A few months ago, I was having lunch with a friend. He mentioned a recent outpatient surgery that he had and indicated that upon being discharged, he was given a prescription for 30 pain pills. Although the recovery was uncomfortable, the pain was not overwhelming. But, as a precaution, it was assumed that he needed this powerful pain relief to be available even after he told the provider that he was not going to take it. Years earlier, he had taken a similar drug in the hospital after dealing with the excruciating pain of kidney stones. As he noted, “The pain was intense, and the medication was both useful and necessary!” However, upon being discharged, he was given a further prescription for this same medication and told to take the drugs every four hours to “stay ahead of the pain.” After two doses, he decided to stop. He described feeling “loopy and out of it.” As he further elaborated, “I wasn’t clear-minded or sure on my feet. I had young kids in the house and didn’t like the idea of feeling that way if something were to happen and they needed me.”
In 1998, the Joint Commission designated pain as the “fifth vital sign,” and every hospital was required to ask their patients about it. This practice quickly spread throughout various outpatient clinics and practices. Yet gradually, many patients began finding out that opioids were being used, even against their wishes. Recently, an article was written by a former patient and someone who works in the insurance industry. She describes her personal experience in which repeatedly, her documented demands that opioids not be used were ignored, even so much as being shocked to find that a nurse was trying to administer Dilaudid through an IV while she was sleeping. As the article described, it was as is if most involved in her care assumed that she could not simply tolerate the pain involved in the procedure without this high-level pain relief. It also illuminated what is well known in the medical community and through associated research, which is that opioid prescribing has been profitable for hospitals. Because patient satisfaction scores are being increasingly linked to reimbursement rates, and because research has indicated that satisfaction rates are generally higher for those who are prescribed opioids, then hospitals and providers are increasingly tempted to use them inappropriately because of the incentives they provide. Unfortunately, what often is lost is a true understanding of what is best for each individual given their unique circumstances.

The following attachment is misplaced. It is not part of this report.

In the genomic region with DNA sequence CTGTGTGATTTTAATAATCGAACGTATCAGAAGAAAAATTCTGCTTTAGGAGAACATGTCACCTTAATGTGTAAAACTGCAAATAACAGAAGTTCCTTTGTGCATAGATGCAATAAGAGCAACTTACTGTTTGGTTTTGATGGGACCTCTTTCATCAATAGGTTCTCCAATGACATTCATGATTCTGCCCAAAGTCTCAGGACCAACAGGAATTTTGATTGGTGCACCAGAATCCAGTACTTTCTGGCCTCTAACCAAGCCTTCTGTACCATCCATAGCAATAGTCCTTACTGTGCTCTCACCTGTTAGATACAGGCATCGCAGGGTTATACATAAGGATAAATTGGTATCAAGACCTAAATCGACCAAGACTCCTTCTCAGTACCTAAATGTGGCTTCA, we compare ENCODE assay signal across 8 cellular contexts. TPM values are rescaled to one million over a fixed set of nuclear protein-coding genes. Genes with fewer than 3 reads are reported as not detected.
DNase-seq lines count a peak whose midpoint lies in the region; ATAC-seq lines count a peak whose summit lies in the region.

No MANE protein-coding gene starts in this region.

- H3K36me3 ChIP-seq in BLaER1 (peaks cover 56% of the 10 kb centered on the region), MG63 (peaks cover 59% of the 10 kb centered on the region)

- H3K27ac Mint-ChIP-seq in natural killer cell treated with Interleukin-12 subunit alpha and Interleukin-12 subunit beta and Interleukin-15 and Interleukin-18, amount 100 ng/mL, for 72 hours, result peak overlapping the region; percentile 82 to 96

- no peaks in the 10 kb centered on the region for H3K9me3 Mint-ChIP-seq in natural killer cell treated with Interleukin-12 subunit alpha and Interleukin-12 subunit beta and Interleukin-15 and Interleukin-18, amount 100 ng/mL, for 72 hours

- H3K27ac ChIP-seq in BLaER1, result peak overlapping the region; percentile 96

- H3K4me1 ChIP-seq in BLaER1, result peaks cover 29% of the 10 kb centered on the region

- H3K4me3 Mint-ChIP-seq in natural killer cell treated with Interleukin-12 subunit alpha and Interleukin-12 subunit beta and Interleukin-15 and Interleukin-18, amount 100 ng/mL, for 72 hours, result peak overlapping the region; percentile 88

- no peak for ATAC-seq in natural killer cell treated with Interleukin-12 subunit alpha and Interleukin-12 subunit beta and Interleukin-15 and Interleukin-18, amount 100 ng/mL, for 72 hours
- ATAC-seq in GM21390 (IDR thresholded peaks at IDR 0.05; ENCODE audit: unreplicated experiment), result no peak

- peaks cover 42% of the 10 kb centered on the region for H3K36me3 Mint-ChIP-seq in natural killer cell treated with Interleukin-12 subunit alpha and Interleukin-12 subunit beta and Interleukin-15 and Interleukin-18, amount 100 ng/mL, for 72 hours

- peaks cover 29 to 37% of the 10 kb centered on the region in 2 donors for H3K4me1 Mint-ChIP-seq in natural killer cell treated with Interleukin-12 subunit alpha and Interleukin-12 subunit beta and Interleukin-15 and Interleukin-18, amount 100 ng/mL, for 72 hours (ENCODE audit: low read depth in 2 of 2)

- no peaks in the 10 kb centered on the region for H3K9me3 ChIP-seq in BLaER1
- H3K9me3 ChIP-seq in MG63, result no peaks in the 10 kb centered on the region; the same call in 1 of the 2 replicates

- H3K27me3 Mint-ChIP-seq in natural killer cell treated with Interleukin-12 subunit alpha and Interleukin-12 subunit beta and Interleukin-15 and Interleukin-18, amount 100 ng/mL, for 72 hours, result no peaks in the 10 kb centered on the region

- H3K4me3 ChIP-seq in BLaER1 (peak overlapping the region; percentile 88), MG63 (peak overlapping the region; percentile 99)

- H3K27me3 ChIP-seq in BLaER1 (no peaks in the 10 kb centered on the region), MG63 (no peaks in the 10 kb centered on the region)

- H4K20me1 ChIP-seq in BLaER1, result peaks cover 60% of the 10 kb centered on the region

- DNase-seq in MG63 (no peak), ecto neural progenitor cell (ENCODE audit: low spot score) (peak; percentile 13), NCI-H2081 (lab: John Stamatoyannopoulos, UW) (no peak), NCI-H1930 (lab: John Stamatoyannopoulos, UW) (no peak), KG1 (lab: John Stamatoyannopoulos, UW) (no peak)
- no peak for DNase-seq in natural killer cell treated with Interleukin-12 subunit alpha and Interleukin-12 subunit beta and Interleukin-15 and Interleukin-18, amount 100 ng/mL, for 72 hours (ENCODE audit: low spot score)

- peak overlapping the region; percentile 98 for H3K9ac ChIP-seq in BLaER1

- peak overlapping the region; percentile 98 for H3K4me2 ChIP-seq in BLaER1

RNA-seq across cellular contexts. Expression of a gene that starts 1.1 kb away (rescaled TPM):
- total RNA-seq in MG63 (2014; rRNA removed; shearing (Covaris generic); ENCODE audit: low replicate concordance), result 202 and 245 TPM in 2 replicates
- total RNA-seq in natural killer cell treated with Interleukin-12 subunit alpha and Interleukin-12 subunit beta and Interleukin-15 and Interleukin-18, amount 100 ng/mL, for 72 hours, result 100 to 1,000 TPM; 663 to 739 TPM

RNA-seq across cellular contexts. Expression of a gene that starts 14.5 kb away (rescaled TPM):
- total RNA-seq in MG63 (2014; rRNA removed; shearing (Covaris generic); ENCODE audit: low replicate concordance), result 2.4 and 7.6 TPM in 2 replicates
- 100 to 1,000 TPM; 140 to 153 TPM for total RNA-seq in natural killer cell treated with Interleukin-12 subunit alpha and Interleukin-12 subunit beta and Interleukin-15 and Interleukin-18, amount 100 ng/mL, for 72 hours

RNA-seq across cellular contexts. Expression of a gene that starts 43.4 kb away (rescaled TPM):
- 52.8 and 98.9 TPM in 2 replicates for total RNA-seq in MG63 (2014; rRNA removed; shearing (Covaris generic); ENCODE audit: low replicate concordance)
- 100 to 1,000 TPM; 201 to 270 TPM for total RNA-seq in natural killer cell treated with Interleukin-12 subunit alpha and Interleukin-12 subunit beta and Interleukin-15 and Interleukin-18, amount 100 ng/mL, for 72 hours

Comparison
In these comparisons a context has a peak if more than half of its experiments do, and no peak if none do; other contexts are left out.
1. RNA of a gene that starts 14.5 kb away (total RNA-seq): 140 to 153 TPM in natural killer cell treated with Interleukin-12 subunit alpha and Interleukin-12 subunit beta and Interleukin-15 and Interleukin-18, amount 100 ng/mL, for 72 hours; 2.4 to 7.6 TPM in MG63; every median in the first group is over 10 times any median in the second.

In May of 2018, the City of Evansville joined many other communities in filing a federal lawsuit against opioid manufacturers and distributors in their responsibility for the opioid epidemic. The lawsuit alleged that companies lied about the costs and benefits associated with the opioids and did not flag questionable prescriptions that could have reduced a growing drug trade associated with this prescribing. Like hundreds of other cities and counties filing a similar suit, the community of Evansville is struggling to financially and logistically manage many of the negative consequences that have resulted from this tragic situation.
One of the many ways in which the opioid epidemic is affecting communities relates to increased parental incapacity and subsequent foster care needs. In Florida, between 2012 and 2015, for every 6.7 additional opioid prescriptions written per 100 people, the number of children entering the foster care system due to parental neglect increased by 32 percent. An increase of 129 percent in foster care needs occurred in Florida during this time frame. Nationwide, communities are increasingly struggling with what to do when parents are no longer able to care for their children due to opioid drug addiction.